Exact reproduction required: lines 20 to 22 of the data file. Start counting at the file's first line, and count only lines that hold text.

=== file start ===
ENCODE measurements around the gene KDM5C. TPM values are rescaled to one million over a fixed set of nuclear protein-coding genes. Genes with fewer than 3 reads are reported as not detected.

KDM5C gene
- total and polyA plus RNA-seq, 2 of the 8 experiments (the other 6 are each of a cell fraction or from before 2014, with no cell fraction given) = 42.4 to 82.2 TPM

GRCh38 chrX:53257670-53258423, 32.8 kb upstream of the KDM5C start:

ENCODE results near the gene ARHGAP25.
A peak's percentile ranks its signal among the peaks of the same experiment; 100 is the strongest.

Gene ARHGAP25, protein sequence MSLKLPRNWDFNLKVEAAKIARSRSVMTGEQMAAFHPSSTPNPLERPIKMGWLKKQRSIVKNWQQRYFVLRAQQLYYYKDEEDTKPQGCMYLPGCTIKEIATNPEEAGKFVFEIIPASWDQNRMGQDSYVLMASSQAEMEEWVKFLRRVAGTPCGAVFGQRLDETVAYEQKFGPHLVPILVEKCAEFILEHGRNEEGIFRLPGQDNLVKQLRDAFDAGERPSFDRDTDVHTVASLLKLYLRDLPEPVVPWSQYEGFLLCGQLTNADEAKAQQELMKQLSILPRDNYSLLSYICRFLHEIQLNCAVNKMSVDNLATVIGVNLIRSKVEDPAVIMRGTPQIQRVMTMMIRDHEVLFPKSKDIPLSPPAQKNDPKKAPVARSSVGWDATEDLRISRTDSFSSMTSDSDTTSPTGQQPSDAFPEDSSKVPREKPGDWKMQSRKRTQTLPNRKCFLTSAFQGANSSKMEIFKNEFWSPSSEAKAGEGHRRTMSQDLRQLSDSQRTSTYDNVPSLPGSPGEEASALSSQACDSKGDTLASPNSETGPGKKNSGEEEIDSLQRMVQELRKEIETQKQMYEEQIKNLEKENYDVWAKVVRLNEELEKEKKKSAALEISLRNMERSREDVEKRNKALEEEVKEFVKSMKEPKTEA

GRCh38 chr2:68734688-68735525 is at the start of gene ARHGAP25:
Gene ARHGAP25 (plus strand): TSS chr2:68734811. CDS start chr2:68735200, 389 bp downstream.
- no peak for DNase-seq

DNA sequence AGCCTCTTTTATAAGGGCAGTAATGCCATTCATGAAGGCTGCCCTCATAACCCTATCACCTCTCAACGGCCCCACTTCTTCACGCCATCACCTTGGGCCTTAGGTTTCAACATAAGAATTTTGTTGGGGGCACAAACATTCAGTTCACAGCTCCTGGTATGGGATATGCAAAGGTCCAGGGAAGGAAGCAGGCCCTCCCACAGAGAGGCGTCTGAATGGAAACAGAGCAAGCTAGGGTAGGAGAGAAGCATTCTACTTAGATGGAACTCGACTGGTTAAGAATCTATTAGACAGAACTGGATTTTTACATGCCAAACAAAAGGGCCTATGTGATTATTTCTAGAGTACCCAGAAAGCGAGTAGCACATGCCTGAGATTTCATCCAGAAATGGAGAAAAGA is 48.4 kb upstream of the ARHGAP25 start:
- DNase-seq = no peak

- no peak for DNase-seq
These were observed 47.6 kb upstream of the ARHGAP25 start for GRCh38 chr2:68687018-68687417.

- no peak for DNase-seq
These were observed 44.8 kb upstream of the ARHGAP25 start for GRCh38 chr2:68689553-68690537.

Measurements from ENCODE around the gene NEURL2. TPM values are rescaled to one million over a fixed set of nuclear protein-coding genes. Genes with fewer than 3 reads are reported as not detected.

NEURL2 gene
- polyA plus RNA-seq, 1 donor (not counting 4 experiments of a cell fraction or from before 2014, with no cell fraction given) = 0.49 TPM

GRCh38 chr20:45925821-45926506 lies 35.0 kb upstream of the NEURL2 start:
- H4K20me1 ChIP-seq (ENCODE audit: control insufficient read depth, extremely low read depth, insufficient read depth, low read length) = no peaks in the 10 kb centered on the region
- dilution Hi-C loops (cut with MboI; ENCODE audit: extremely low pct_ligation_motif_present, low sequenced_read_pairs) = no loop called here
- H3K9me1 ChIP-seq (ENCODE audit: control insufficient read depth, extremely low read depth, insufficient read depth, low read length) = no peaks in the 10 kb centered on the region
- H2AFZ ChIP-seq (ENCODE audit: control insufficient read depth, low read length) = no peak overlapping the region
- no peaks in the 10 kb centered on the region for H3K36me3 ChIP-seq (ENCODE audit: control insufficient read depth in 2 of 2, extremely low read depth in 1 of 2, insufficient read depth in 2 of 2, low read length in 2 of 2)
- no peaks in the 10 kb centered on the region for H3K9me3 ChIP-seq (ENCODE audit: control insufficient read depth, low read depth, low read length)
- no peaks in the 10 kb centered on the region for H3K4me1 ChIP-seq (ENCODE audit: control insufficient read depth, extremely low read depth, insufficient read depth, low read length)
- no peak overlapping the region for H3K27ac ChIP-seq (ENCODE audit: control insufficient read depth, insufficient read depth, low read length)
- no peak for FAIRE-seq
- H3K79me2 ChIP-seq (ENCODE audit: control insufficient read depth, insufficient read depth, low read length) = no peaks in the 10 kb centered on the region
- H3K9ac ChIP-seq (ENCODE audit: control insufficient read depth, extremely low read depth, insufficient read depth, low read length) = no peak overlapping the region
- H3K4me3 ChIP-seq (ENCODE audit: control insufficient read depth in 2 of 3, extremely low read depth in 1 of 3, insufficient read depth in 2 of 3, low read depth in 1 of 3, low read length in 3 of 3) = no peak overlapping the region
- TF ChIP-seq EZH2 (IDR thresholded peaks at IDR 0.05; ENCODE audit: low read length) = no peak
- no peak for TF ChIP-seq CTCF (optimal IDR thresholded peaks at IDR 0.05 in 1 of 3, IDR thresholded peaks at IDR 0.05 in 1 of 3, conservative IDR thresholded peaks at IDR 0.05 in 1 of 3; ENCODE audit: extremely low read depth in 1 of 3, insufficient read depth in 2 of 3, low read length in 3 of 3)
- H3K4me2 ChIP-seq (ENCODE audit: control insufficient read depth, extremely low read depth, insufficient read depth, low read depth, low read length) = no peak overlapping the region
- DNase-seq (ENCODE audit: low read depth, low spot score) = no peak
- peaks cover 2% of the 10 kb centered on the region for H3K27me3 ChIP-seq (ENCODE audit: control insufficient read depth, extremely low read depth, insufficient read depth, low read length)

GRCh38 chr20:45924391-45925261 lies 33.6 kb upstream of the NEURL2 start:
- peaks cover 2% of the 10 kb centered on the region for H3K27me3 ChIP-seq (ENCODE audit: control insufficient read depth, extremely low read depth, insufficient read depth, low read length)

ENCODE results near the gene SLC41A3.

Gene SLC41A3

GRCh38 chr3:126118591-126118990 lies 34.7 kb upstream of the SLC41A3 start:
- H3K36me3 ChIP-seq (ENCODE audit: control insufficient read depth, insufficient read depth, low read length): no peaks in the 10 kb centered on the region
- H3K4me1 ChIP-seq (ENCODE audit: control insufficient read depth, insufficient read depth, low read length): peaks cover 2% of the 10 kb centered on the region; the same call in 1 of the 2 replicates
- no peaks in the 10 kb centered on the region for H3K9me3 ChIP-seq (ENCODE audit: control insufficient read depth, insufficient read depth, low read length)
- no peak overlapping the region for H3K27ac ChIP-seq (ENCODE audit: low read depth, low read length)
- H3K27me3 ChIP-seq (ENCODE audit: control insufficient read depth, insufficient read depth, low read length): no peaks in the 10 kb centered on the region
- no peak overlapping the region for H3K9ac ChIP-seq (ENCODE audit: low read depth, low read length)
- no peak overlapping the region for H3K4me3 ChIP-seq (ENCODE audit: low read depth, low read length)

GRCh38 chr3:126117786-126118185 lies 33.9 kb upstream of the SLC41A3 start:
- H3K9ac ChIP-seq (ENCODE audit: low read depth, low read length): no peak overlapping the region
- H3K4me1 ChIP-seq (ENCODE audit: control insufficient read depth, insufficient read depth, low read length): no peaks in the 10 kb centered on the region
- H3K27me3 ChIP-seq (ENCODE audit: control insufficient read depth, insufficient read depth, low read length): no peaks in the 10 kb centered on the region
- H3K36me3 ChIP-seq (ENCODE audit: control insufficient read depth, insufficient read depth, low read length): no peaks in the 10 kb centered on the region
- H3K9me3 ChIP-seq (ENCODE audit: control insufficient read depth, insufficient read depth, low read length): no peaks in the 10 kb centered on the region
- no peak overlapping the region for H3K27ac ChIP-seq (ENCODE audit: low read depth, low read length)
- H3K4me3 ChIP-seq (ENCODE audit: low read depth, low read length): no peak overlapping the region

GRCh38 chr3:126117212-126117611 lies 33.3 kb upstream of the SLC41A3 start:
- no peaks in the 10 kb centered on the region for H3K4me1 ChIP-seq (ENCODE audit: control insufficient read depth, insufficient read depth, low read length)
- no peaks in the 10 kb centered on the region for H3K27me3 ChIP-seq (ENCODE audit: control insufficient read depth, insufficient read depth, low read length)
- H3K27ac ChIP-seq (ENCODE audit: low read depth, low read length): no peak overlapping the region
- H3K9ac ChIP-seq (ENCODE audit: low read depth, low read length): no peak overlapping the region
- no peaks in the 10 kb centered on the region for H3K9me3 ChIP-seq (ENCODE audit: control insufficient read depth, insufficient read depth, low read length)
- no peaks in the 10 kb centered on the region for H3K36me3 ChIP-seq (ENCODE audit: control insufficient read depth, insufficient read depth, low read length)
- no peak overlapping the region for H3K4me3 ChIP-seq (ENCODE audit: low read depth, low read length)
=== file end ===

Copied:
GRCh38 chr20:45925821-45926506 lies 35.0 kb upstream of the NEURL2 start:
- H4K20me1 ChIP-seq (ENCODE audit: control insufficient read depth, extremely low read depth, insufficient read depth, low read length) = no peaks in the 10 kb centered on the region
- dilution Hi-C loops (cut with MboI; ENCODE audit: extremely low pct_ligation_motif_present, low sequenced_read_pairs) = no loop called here